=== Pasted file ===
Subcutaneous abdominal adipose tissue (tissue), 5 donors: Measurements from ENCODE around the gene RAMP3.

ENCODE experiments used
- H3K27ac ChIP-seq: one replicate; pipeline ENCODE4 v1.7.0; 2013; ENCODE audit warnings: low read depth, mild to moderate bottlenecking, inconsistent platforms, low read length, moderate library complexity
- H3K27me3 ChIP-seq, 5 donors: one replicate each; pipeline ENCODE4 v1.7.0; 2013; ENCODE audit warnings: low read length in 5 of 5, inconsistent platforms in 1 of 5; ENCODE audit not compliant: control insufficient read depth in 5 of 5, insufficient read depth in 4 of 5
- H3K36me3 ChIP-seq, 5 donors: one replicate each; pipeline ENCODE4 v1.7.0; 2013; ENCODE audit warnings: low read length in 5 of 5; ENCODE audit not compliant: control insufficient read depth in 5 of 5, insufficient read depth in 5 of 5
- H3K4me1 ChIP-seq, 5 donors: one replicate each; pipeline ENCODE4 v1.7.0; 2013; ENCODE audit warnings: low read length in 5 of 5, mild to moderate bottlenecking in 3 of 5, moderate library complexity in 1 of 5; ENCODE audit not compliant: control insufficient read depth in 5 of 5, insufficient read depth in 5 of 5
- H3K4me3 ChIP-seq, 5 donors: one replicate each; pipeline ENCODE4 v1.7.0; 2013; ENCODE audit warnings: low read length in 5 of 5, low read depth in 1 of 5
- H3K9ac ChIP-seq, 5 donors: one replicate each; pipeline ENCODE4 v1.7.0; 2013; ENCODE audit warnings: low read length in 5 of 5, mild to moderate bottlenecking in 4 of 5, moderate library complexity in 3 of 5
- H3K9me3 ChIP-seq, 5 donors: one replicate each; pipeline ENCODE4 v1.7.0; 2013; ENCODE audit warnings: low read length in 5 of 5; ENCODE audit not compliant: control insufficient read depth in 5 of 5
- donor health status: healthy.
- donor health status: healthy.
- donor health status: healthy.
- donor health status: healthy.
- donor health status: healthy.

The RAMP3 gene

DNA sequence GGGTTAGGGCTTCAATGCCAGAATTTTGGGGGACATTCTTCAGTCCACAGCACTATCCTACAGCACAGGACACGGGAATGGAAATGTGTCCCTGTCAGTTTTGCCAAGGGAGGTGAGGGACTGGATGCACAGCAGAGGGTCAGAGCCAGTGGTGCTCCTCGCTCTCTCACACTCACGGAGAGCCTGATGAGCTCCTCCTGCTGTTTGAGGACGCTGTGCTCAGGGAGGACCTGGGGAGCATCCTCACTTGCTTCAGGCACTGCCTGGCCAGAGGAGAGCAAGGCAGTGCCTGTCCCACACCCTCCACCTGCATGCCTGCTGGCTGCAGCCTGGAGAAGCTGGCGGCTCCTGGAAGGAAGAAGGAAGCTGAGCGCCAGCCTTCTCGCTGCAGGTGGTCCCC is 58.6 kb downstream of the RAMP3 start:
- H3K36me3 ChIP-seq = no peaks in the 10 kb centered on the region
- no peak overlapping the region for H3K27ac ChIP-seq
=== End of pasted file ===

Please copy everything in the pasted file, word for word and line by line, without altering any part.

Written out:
Subcutaneous abdominal adipose tissue (tissue), 5 donors: Measurements from ENCODE around the gene RAMP3.

ENCODE experiments used
- H3K27ac ChIP-seq: one replicate; pipeline ENCODE4 v1.7.0; 2013; ENCODE audit warnings: low read depth, mild to moderate bottlenecking, inconsistent platforms, low read length, moderate library complexity
- H3K27me3 ChIP-seq, 5 donors: one replicate each; pipeline ENCODE4 v1.7.0; 2013; ENCODE audit warnings: low read length in 5 of 5, inconsistent platforms in 1 of 5; ENCODE audit not compliant: control insufficient read depth in 5 of 5, insufficient read depth in 4 of 5
- H3K36me3 ChIP-seq, 5 donors: one replicate each; pipeline ENCODE4 v1.7.0; 2013; ENCODE audit warnings: low read length in 5 of 5; ENCODE audit not compliant: control insufficient read depth in 5 of 5, insufficient read depth in 5 of 5
- H3K4me1 ChIP-seq, 5 donors: one replicate each; pipeline ENCODE4 v1.7.0; 2013; ENCODE audit warnings: low read length in 5 of 5, mild to moderate bottlenecking in 3 of 5, moderate library complexity in 1 of 5; ENCODE audit not compliant: control insufficient read depth in 5 of 5, insufficient read depth in 5 of 5
- H3K4me3 ChIP-seq, 5 donors: one replicate each; pipeline ENCODE4 v1.7.0; 2013; ENCODE audit warnings: low read length in 5 of 5, low read depth in 1 of 5
- H3K9ac ChIP-seq, 5 donors: one replicate each; pipeline ENCODE4 v1.7.0; 2013; ENCODE audit warnings: low read length in 5 of 5, mild to moderate bottlenecking in 4 of 5, moderate library complexity in 3 of 5
- H3K9me3 ChIP-seq, 5 donors: one replicate each; pipeline ENCODE4 v1.7.0; 2013; ENCODE audit warnings: low read length in 5 of 5; ENCODE audit not compliant: control insufficient read depth in 5 of 5
- donor health status: healthy.
- donor health status: healthy.
- donor health status: healthy.
- donor health status: healthy.
- donor health status: healthy.

The RAMP3 gene

DNA sequence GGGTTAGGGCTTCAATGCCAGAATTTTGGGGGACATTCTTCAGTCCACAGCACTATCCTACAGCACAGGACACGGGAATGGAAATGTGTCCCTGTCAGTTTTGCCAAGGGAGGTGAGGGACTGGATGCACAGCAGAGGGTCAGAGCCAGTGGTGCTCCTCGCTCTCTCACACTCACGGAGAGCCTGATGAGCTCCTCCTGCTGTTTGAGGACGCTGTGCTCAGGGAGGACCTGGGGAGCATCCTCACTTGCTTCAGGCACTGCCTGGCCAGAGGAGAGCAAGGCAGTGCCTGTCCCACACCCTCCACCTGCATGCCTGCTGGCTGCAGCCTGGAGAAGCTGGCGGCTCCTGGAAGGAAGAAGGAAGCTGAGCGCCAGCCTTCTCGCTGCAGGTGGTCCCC is 58.6 kb downstream of the RAMP3 start:
- H3K36me3 ChIP-seq = no peaks in the 10 kb centered on the region
- no peak overlapping the region for H3K27ac ChIP-seq